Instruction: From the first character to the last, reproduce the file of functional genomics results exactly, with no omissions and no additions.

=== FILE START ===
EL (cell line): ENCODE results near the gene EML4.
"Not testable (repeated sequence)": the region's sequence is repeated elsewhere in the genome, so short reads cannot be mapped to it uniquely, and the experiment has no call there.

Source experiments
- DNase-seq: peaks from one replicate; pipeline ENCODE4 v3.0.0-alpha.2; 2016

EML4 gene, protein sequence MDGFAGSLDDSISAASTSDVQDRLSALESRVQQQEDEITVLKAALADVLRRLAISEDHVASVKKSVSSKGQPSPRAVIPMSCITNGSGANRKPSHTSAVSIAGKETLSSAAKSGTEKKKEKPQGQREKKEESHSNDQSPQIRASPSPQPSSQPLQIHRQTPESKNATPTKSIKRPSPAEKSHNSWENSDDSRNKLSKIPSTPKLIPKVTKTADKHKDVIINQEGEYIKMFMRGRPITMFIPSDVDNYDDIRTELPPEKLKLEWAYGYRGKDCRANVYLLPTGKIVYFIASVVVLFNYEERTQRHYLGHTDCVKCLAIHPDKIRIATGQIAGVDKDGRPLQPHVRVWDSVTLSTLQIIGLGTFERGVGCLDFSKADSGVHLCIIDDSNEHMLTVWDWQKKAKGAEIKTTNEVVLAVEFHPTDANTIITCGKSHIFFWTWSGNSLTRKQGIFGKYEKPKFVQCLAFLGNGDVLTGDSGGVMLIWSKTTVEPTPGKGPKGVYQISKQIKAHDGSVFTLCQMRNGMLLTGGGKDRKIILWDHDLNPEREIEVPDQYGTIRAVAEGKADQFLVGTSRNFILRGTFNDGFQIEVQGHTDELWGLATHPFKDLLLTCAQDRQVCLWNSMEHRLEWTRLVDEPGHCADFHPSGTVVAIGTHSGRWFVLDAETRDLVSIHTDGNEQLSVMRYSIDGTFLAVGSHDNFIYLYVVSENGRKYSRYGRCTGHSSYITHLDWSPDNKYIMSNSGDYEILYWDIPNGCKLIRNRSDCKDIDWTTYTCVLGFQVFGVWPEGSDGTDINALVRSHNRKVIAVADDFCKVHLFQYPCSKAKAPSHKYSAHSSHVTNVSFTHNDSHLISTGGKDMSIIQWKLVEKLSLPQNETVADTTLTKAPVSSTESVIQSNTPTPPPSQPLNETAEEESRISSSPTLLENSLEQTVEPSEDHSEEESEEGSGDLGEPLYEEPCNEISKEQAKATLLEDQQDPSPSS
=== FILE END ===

EL (cell line): ENCODE results near the gene EML4.
"Not testable (repeated sequence)": the region's sequence is repeated elsewhere in the genome, so short reads cannot be mapped to it uniquely, and the experiment has no call there.

Source experiments
- DNase-seq: peaks from one replicate; pipeline ENCODE4 v3.0.0-alpha.2; 2016

EML4 gene, protein sequence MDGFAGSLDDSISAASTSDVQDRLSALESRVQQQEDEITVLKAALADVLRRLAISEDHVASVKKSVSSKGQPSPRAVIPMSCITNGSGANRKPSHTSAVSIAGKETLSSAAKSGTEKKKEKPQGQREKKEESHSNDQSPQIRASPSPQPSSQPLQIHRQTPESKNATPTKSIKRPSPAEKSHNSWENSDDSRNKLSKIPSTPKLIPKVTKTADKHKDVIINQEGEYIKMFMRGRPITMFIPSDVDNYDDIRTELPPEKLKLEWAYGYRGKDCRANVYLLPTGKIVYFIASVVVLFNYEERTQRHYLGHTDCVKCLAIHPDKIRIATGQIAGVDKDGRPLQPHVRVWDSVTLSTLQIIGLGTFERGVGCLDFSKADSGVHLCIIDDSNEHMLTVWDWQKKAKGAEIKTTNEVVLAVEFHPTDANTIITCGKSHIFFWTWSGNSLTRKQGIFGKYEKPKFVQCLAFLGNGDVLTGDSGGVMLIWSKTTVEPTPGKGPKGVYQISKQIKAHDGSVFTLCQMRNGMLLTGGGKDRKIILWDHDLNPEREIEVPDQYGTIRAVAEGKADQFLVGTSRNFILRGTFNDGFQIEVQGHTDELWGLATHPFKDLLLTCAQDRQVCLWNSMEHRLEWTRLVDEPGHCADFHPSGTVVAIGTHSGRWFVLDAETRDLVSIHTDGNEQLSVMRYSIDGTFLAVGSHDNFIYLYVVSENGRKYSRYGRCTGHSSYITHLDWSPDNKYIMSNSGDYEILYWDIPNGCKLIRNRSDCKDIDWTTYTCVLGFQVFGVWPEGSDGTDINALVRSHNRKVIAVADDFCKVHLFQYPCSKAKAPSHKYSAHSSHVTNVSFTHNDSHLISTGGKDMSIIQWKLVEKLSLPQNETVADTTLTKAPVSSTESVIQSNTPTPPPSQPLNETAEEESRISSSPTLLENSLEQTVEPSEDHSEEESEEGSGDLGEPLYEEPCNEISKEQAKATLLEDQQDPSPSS